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Zirkelbach, Johannes; Stemmler, Martin B. ORCID logoORCID: https://orcid.org/0000-0002-9040-0475 and Herz, Andreas V. M. ORCID logoORCID: https://orcid.org/0000-0002-3836-565X (2019): Anticipatory neural activity improves the decoding accuracy for dynamic head-direction signals. In: Journal of Neuroscience, Vol. 39, No. 15, 2605-18: pp. 2847-2859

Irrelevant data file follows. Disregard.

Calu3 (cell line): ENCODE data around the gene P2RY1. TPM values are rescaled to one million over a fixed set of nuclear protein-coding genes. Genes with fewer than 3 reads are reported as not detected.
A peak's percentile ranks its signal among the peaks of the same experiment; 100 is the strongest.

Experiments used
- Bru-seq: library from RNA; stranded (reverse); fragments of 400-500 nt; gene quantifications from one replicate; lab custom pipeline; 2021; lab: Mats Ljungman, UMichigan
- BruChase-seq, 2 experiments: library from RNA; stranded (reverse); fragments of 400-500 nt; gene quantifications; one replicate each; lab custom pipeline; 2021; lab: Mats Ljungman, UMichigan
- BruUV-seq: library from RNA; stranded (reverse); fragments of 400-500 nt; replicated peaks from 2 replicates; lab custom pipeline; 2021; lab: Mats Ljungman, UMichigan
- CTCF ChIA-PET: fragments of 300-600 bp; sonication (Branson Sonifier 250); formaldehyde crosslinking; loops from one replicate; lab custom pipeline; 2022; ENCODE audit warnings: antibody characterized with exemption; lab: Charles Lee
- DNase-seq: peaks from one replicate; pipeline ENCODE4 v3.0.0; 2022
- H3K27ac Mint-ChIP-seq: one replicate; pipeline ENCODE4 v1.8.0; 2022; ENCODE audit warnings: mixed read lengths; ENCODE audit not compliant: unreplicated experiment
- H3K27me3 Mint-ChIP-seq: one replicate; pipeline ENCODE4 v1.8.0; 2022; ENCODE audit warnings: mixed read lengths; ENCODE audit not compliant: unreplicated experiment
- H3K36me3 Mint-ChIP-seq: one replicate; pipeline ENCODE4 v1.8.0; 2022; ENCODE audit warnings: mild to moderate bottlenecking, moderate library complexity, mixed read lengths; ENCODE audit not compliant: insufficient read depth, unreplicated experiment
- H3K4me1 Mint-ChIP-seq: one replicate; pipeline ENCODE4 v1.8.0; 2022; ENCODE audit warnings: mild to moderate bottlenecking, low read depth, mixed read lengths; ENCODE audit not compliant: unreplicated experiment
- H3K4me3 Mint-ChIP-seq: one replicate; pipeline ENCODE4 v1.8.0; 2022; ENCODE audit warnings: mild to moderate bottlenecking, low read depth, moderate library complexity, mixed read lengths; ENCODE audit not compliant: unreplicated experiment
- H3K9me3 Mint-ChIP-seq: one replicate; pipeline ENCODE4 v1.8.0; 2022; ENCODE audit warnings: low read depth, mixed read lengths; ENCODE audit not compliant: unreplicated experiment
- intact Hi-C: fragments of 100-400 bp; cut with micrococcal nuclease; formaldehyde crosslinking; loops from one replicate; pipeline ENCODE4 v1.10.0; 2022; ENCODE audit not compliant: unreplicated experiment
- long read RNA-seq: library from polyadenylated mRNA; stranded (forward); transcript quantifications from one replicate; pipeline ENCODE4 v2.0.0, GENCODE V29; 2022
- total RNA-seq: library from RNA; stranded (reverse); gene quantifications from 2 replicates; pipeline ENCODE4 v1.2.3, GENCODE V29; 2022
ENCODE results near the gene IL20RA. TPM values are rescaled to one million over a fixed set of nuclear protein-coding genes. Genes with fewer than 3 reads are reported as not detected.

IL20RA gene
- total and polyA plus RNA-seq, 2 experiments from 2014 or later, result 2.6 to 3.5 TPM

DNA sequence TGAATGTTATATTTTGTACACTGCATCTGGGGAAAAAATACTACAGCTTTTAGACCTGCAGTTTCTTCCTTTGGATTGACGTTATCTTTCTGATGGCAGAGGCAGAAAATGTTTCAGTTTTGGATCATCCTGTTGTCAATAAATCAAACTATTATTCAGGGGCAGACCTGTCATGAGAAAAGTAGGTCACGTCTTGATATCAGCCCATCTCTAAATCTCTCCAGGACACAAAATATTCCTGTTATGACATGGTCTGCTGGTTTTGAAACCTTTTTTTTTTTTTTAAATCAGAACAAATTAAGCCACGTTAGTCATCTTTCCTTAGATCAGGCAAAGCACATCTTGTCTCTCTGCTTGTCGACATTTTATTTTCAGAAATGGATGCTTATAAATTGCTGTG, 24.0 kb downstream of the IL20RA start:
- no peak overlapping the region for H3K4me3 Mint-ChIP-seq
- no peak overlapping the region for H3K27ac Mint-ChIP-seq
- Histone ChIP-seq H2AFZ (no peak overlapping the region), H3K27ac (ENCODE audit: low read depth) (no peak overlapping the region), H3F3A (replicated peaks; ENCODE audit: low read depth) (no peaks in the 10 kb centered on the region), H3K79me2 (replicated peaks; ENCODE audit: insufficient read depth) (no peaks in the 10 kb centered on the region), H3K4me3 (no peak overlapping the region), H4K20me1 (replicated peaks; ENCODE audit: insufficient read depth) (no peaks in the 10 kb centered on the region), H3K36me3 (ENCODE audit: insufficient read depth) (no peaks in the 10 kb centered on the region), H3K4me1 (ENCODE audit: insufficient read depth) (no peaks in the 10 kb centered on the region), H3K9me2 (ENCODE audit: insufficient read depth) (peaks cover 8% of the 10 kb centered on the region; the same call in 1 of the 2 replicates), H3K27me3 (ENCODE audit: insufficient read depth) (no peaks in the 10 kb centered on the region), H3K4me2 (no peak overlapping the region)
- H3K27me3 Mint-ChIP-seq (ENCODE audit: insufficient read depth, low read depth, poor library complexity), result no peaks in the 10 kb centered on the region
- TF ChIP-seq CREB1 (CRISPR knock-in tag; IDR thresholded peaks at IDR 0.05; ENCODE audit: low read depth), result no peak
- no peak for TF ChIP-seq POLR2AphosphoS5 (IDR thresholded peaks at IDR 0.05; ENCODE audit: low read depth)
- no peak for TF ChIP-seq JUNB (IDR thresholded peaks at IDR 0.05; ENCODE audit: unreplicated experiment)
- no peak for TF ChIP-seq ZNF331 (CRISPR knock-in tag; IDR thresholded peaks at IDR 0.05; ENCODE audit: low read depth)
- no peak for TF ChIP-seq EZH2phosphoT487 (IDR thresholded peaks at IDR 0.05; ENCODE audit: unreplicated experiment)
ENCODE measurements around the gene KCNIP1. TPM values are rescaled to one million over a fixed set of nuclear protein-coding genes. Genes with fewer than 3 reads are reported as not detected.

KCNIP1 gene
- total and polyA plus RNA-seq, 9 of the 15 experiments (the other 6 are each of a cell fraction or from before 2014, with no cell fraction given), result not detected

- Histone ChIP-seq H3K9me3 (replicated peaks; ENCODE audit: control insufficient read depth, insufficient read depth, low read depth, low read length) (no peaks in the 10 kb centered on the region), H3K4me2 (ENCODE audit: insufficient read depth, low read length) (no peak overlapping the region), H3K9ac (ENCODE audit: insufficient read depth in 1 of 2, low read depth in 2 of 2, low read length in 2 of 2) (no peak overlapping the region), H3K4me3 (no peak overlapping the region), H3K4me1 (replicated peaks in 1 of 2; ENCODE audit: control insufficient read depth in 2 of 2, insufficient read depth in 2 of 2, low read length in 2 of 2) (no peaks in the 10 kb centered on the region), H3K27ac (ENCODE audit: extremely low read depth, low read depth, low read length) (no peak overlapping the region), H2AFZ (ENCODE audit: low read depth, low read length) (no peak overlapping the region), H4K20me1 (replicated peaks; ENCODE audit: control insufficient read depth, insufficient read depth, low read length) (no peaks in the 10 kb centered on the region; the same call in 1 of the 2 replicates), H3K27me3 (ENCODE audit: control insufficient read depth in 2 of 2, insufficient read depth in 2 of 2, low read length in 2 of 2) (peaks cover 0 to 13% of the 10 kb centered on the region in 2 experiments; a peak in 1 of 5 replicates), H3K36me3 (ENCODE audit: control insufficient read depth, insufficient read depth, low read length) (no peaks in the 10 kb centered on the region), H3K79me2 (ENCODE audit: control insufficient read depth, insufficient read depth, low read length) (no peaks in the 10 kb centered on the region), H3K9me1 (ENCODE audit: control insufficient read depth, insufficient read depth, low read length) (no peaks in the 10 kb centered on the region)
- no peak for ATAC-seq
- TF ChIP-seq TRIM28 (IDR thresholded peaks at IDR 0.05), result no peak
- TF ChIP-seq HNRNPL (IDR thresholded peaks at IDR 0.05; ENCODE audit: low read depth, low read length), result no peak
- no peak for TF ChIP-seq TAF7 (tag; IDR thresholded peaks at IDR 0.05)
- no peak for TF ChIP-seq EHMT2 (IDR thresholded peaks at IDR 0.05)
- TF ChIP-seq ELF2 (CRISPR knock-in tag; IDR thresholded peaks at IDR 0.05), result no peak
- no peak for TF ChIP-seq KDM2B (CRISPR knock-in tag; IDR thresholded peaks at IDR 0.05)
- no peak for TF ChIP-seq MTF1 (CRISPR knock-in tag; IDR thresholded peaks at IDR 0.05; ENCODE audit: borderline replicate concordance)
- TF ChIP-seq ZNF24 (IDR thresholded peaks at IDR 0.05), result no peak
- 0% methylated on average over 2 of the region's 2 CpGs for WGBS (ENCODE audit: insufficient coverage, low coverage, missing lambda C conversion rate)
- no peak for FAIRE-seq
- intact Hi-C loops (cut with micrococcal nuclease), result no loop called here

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Insects and vertebrates harbor specific neurons that encode the animal's head direction (HD) and provide an internal compass for spatial navigation. Each HD cell fires most strongly in one preferred direction. As the animal turns its head, however, HD cells in rat anterodorsal thalamic nucleus (ADN) and other brain areas fire already before their preferred direction is reached, as if the neurons anticipated the future head direction. This phenomenon has been explained at a mechanistic level but a functional interpretation is still missing. To close this gap, we use a computational approach based on the movement statistics of male rats and a simple model for the neural responses within the ADN head-direction network. Network activity is read out using population vectors in a biologically plausible manner, so that only past spikes are taken into account. We find that anticipatory firing improves the representation of the present HD by reducing the motion-induced temporal bias inherent in causal decoding. The amount of anticipation observed in ADN enhances the precision of the HD compass read-out by up to 40%. More generally, our theoretical framework predicts that neural integration times not only reflect biophysical constraints, but also the statistics of behaviorally relevant stimuli; in particular, anticipatory tuning should be found wherever neurons encode sensory signals that change gradually in time.

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